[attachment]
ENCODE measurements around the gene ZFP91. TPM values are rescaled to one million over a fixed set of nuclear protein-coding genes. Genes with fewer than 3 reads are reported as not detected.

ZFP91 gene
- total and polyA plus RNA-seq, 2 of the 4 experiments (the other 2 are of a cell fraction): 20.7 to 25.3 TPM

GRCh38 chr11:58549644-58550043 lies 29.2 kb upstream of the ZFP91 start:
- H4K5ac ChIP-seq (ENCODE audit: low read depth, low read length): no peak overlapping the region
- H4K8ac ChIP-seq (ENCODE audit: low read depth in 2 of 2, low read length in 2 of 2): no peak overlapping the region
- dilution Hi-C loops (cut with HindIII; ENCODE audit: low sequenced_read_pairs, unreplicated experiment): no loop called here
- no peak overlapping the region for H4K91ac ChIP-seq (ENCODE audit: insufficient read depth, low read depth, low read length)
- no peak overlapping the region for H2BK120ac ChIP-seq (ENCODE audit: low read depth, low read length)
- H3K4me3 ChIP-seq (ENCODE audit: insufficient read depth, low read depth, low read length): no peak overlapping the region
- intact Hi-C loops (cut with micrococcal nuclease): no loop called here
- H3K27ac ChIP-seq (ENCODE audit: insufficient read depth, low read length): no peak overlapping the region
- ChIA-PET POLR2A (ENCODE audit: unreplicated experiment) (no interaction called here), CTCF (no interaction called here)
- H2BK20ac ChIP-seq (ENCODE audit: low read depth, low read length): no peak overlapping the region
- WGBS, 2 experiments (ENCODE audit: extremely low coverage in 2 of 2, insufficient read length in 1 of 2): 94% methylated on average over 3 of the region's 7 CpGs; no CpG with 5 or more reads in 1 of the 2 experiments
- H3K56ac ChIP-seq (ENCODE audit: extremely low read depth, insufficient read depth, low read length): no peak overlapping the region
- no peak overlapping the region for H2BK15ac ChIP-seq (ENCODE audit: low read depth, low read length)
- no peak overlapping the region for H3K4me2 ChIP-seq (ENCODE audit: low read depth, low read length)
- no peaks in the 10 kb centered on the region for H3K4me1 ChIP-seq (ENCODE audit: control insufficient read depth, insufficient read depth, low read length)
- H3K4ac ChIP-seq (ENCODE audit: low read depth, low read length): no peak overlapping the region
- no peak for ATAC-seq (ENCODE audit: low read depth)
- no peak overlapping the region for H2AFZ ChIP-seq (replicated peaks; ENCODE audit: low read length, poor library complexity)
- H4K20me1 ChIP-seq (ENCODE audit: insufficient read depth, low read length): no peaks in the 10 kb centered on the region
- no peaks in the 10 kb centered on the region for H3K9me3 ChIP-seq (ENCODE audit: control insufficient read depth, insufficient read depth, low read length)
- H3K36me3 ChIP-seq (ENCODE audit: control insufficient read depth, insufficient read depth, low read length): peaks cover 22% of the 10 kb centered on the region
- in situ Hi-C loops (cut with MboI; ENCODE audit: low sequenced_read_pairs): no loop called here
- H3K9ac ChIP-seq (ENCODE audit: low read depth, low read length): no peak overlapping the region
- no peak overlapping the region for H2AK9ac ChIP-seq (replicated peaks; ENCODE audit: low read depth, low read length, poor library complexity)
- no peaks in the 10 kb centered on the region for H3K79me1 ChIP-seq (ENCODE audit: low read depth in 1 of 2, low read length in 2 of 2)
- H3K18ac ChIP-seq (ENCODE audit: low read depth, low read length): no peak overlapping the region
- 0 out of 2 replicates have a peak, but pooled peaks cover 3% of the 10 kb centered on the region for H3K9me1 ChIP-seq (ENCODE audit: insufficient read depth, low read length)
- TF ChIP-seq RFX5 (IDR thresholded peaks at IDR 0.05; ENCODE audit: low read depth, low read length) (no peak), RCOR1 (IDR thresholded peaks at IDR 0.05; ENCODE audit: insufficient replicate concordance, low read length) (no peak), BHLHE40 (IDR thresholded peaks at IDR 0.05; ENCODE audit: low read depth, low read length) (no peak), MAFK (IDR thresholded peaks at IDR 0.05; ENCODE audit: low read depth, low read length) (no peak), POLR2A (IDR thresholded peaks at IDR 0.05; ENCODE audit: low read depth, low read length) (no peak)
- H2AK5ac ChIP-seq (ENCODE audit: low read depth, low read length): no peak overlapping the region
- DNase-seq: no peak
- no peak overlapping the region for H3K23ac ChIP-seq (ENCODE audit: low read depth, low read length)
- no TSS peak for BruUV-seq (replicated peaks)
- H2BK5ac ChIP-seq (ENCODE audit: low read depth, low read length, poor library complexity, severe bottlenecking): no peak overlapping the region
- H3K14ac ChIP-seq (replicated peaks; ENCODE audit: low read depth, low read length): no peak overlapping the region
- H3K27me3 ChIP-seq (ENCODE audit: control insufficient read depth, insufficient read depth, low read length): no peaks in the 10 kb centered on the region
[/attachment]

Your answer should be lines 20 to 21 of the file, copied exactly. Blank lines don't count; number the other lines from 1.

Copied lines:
- H3K4ac ChIP-seq (ENCODE audit: low read depth, low read length): no peak overlapping the region
- no peak for ATAC-seq (ENCODE audit: low read depth)